33 Section 9 Summary of pack Having worked through this pack you should now be able to: explain the meaning of common housing terms for housing issues, status and possession explain the importance of identifying housing status at the start of most housing queries with regards to different rights to stay and other common housing rights briefly identify past housing law changes, and that they impact on housing status and rights identify the four most common types of housing status in straightforward situations using AdviserNet identify other resources to use if a client s housing status is not straightforward identify the different kinds of housing rights outline the five stages in the possession process describe how the possession process could be different depending on housing status outline a situation where a client who has been given notice by their landlord may still have rights to stay, i.e. not be homeless. As you start to interview clients you will carry out the activities described in these objectives and develop your competence. If you do not feel confident with doing any of the activities listed here you can re-read the section and do the exercise again. You can also talk to your training supervisor about any particular difficulties. A last reminder! The process of advising a client with a housing query is: 1. identify housing status using question booklet and AdviserNet 2. match client s housing status to rights and duties 3. check client s housing status with vulnerability to eviction Then you can: 4. outline options 5. help client make an informed choice 33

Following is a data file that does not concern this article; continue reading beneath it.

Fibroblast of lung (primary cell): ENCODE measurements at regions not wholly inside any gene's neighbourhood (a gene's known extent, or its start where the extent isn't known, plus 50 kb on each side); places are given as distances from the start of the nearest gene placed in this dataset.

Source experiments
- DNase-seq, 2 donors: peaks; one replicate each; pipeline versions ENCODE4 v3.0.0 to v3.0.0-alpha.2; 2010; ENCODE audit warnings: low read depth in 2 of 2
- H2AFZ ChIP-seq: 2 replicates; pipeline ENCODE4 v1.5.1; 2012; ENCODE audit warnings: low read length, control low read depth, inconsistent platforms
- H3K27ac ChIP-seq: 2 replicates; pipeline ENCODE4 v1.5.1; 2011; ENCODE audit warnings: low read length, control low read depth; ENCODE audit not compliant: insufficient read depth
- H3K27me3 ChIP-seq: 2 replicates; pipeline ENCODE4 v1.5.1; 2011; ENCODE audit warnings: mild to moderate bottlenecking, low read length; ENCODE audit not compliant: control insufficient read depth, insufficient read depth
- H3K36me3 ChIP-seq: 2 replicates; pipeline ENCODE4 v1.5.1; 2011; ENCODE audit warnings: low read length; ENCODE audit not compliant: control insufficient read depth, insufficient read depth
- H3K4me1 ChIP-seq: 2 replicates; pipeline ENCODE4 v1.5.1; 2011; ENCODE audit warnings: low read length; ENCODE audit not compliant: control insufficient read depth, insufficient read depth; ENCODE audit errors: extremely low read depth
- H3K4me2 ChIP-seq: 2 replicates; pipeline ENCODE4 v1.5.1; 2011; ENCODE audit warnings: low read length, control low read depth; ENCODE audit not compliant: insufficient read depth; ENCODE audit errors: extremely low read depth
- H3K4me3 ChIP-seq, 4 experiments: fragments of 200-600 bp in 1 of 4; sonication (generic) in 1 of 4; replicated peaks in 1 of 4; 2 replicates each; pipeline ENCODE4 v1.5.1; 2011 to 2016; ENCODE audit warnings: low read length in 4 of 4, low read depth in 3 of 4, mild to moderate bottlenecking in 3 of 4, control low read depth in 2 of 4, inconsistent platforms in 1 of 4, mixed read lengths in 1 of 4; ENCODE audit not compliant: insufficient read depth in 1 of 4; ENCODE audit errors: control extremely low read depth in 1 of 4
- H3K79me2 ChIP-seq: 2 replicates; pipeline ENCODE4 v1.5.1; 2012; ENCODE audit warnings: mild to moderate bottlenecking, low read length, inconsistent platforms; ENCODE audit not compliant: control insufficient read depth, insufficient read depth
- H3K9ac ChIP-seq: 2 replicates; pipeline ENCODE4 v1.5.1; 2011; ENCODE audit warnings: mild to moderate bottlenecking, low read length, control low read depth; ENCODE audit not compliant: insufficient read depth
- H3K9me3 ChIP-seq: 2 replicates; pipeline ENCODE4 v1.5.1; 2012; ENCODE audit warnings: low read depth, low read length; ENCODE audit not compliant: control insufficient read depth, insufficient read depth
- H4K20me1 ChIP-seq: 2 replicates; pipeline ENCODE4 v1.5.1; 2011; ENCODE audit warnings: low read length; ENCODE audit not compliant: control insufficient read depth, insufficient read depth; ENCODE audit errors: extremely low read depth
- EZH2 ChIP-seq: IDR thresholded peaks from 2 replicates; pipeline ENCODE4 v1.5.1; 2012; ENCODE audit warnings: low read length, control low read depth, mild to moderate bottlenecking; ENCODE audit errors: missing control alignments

34 Exercise section 9 Answer the questions below. You will need to use AdviserNet: Checking housing status, for question Read through the scenario below. Then list the letters of the activities listed below in the order you would use to advise the client. Scenario: Mr and Mrs Khan have two children, aged five and seven. They currently live in a two bedroom flat rented from a private landlord. Their landlord lives in a nearby town. They both signed the tenancy agreement and moved in a year ago. Their rent is 600 a month. The kitchen sink is not working properly. Mrs Khan accessed Citizens Advice to ask what their landlord should do about it. Activities to order: a. Match client s housing status to rights and duties. b. Identify housing status using question booklet and AdviserNet. c. Check client s housing status with vulnerability to eviction. d. Help client make an informed choice. e. Outline options. For Mr and Mrs Khan above, use AdviserNet: Checking housing status Please note, we have included limited information in the scenario so it may be that there is not enough definite information for you to answer all the questions in the flowcharts in that case assume the answer to be no. Make a note of which flowcharts you use. 2. List two reasons why it is important to identify housing status with most housing queries. 3. List three resources you can use when you are advising clients on a housing query. You need to answer questions 1, 2 and 3 correctly before moving to the next pack. Optional - If you want to, you can use the situation in question 1 as practise in using AdviserNet. A list of the relevant AdviserNet items, and options, is in the answers section. 34